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Russ Decker

"Mike Ditka once gave us all a Christmas gift," said Brian McCaskey, senior director of business development for the team, at a ceremony on Friday. "It was a crystal bear, and on it was engraved the words, ‘Tough times don’t last, but tough people do.’

With the revelation that Gov. Scott Walker's campaign spokeswoman had to resign because she was headed to 20 days in jail for a second drunken driving offense, we take a look back at some other regrettable alcohol-fueled incidents in Badger State history.

This week one lone man, state Sen. Russell Decker, a member of the Democrats’ caucus and majority leader of his party in that chamber, at the behest of his members, called an extraordinary session of the state Senate for the purpose of considering and approving 17 contracts between the state of Wisconsin and the several labor unions that represent state workers.

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Long legislative sessions are rarely dramatic, let alone melodramatic.

But this week a soap opera played out at the Capitol that was so full of intrigue it made "As the World Turns" look like watching a yule log burn on TV.

There was betrayal, conspiracy and unbridled anger. There was even a villain straight out of central casting — Sen. Russ Decker, D-Wausau.

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The state Assembly voted to take action on the contracts but the Senate majority leader did not move to schedule a special session for the agreements. But Senates Democrats may do so anyway.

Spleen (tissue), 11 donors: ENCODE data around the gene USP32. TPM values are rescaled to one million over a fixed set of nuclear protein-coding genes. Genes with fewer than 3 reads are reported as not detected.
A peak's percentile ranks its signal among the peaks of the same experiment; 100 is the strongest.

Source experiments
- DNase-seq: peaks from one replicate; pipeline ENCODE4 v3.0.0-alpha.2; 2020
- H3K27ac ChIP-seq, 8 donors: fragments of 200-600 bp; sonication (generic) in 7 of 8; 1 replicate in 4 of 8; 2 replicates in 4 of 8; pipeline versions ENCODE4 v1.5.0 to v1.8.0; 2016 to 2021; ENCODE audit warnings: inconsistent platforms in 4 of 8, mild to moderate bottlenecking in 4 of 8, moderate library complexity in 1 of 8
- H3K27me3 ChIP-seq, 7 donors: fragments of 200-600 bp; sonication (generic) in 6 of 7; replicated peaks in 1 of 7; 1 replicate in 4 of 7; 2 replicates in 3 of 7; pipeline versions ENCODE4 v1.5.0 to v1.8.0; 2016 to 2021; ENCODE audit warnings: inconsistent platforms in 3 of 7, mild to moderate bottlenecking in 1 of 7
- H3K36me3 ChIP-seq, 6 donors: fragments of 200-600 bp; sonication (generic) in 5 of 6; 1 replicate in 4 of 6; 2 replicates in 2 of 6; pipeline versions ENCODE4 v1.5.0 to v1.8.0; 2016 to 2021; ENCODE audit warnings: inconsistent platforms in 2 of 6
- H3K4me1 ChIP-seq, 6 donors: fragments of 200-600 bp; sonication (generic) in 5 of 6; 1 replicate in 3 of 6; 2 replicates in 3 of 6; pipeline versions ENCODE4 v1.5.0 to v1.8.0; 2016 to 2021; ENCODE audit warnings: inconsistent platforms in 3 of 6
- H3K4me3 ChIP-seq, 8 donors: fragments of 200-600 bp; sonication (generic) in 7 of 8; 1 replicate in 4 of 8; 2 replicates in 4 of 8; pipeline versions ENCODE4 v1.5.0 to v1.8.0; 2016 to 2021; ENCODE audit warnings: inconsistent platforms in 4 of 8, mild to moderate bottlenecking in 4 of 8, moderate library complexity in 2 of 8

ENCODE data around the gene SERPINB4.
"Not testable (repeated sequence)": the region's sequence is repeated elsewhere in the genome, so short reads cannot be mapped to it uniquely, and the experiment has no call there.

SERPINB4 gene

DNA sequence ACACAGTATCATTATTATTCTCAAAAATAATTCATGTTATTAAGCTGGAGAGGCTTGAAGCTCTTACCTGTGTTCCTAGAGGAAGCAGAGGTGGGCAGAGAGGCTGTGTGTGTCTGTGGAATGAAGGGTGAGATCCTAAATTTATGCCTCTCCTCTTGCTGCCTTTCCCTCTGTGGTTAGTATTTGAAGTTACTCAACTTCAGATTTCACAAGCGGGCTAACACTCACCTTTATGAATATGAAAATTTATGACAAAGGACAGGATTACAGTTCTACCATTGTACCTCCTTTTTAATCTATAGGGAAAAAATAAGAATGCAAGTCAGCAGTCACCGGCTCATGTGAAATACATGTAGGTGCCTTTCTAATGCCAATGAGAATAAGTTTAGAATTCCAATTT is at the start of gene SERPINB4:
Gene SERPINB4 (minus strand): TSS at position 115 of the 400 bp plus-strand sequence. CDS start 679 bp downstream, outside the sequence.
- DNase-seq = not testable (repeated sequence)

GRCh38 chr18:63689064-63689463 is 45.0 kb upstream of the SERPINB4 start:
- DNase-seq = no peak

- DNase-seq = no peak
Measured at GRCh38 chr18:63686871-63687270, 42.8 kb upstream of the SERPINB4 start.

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Tuesday’s elections brought a massive shift pushing Wisconsin from blue to deep red, and two Republican brothers from Dodge County seemed poised to take over and start running the Legislature their way.

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More furlough days for state workers, employee contributions to pensions, fewer people on BadgerCare, a challenge to federal health care reform and lower taxes for corporations are likely to be top agenda items in the wake of a Republican wave that swept Democrats out of power.

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A state law that provides farmland property tax breaks has allowed developers to shift nearly $5 million in taxes to residential and commercial property owners in roughly a dozen Wisconsin municipalities, according to a study state auditors released Thursday.

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